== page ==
Both red and green Okra turn out to be seriously delicious contrary to my first experience with it. It can be eaten raw finely sliced in salads (thanks for that tip, Addy :-) and sliced in half and fried. Scrumptious! Now the mucilaginous part of the fruit is more a mouth feel thing than any flavour. It is a tad weird but thinking of own-grown fresh, almost anything even those fairly tasteless Queensland Arrowroot are worth eating. Lightly fried sliced Okra, fried Sweet Potato make a super Pizza with the other usual ingredients .... mmmmm!


I've decided to keep some seeds from both the Red and Green varieties. My question is: how long does the pod need to stay on the bush? In the pic, taken this morning, it is about 6 to 8 inches long and has taken on a dull look, changing colour too. I squashed the grub!

OK so to the green one: some of the new leaves are contracted - if it were a Capsicum I would suggest it is running short of nutrients. I think that is still the case, there are some aphids on it too suggesting the plant is struggling. Pic:

Right now to the Winged Beans:


I notice leaves are curling under both on their length and the edges are curling under - forgot to take some photos! Anyway it suggests a deficiency ... erm, phosphorus? potassium? Some clue would be helpful. Do the pods taste sweet? Mine are not only shy bearers but the young pods taste kinda 'green' ;-) really they are a grave disappointment. I expected sweet crunchy pods like Dutch Pole Beans and Joe's Beans which are delicious! If I can replace whatever nutrient/s the plant is short of and it comes good it will stay otherwise, given it is a fussy grower, it is coming out for good. The Lab Labs in contrast are powering and I'm expecting many edible pods from them.

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  • Slight update on Winged Beans and another question: the plants are growing quite strongly now and producing several pods per day. If I don't pick them when about 3 inches long max. they get woody very quickly. The flowers turn out to be absolutely delicious! Tricky to describe the flavour but much more flavoursome and sweeter than the pods.


    Question: is the Winged Bean a perennial in Brisbane?


    Okra update: I have cut the pods, they had just started to surface-split. The seeds are dry and now tucked away for next time.

    • Mine died off towards the end of winter last year. You can use the young leaves too, apparently. I've never tried. My plants are just starting to perk up, I started late this year... You can cook the older beans (sliced) as a drier version of the "sweet potato leaves coconut milk"... Just stir fry in sambal, and add a bit of coconut cream and fish sauce to steam the beans till soft. Or add the sliced beans to the sweet potato leaves.. Here's the pic I posted last year :

      • Here's a link to some interesting info about the winged bean -

        • Great Addy :-) I've found the pods I forgot to pick when young are really tough and stringy so I've left a few for seeds. I don't know what a sambal is so if you can describe one that will be a great help. Seems like the Winged Bean fills that awkward high summer spot when the European beans are being hit with bean-fly. The flowers are totally delicious!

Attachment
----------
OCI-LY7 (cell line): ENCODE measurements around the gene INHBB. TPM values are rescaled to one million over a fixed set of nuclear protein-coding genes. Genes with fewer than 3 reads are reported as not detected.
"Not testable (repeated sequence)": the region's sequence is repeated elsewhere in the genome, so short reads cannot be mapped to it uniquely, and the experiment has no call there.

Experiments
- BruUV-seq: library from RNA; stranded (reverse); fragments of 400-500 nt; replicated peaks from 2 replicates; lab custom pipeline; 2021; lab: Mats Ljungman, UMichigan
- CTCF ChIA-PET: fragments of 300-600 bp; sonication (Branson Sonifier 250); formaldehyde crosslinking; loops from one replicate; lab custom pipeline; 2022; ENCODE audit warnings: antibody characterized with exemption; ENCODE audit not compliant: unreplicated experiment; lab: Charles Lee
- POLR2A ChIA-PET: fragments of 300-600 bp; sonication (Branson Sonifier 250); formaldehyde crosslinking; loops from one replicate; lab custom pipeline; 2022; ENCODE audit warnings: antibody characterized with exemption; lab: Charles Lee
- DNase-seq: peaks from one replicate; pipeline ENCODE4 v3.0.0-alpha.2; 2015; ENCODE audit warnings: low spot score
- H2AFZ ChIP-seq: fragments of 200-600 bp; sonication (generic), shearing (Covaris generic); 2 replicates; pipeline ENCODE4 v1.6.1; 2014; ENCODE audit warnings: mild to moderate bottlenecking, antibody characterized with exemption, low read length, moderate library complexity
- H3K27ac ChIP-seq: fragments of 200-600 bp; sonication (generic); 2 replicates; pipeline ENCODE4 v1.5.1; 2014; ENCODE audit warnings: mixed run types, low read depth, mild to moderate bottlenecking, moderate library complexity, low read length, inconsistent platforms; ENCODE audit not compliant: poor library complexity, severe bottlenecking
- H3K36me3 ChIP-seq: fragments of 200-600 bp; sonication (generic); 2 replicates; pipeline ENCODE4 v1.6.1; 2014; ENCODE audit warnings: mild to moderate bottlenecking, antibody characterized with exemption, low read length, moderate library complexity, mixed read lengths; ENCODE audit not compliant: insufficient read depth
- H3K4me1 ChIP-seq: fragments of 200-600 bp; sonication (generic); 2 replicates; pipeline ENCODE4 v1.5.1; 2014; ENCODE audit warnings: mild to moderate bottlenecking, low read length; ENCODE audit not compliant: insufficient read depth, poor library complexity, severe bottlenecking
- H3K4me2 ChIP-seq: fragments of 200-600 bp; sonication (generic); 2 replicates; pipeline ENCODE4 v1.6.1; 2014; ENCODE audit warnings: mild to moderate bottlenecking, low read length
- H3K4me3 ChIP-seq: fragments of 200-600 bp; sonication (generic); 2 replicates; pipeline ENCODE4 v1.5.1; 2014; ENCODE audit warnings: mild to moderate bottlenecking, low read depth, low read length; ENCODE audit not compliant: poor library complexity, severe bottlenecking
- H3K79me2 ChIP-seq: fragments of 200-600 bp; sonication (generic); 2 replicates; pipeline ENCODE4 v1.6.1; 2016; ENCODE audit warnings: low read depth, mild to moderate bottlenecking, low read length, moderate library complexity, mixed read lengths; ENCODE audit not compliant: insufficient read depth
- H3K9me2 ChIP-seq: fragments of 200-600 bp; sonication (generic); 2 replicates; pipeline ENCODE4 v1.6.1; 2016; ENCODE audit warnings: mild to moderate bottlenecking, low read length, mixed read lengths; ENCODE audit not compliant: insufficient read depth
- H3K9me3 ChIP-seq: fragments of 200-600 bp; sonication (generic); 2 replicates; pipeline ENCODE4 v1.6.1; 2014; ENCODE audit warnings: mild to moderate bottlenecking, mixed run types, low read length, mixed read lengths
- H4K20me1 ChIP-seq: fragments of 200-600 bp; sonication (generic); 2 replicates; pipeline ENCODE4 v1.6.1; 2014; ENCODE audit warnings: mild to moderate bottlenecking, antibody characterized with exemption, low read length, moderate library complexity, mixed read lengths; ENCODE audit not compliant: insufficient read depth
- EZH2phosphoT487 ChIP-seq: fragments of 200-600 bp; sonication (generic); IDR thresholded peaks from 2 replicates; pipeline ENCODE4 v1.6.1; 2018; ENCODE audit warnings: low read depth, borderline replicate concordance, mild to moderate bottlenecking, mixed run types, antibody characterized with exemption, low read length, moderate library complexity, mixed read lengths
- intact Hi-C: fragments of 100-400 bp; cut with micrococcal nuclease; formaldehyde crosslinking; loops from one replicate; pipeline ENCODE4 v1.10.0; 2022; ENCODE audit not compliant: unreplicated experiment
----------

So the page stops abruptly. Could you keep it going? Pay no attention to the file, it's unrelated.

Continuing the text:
• Elaine, you can buy "Sambal Oelek" from most supermarkets. My homemade sambal is made from chillis pounded with "blachan" (shrimp paste, in a block). Grill the blachan or crumble and dry fry before adding to the chillies. Freeze in a ziplock bag and use when needed!

            If you don't want to use sambal, sliced chillies and fish sauce can be substituted.

            Hey, if you eat the flowers, how are you going to get beans??


            • 'Zactly! Just tried one because I'd heard they were good to eat - it's a toss-up between a few scrumptious flowers and lots of bulky but not so tasty beans. Go for the beans, though. Flowers seem a bit like eating super-gourmet foods likes hearts of palm - just because you can but it doesn't make sense.


              I've seen Sambal Oelek bottles and wondered what it was. So Chillis I have plenty of right now, fish sauce I've never tried but at least I get the picture! Sounds delicious and I'll bet it smells divine when cooking :-)

  • "mucilaginous"??  had to google that one.  Euww!  Word sounds just like it means.


    My winged beans are seedlings still.  Was pretty darned impressed they grew at all given my success at getting any bean seed to sprout! If you discover the secrets to a magnificant crop, let me know. 



  • Great to hear that you've embraced okra Elaine!  I left mine on the plant until they started to go brown and dry themselves before harvesting for seeds.


    Not sure about the winged beans Elaine, still haven't got any germinated let alone growing!  The last lot I decided to soak I forgot about and rotted :(  


    Boron seems to be something that is generally lacking in most soils so might be that?

    • I've found some more info about Okra in general, even a couple of recipes and given my glut of beans at the moment, will give one of the recipes a whirl. Info here:


      The Winged Beans ... a few members have grown them and I'd be pleased to hear some practical advice about them. My fingers are hovering around pulling up the whole plant at the moment but sometimes is just lack of a specific nutrient ... when they were very tiny plants, they just sat and glowered and turned yellow. I put on some Lucerne inoculant but that didn't do anything it was only when I added some Organic Xtra that they started to grow. Logic suggests adding nitrogen especially to beans is not the way to go. Help!

      • Elaine, I'll put a link on Addy and Christophers page as they have had success.
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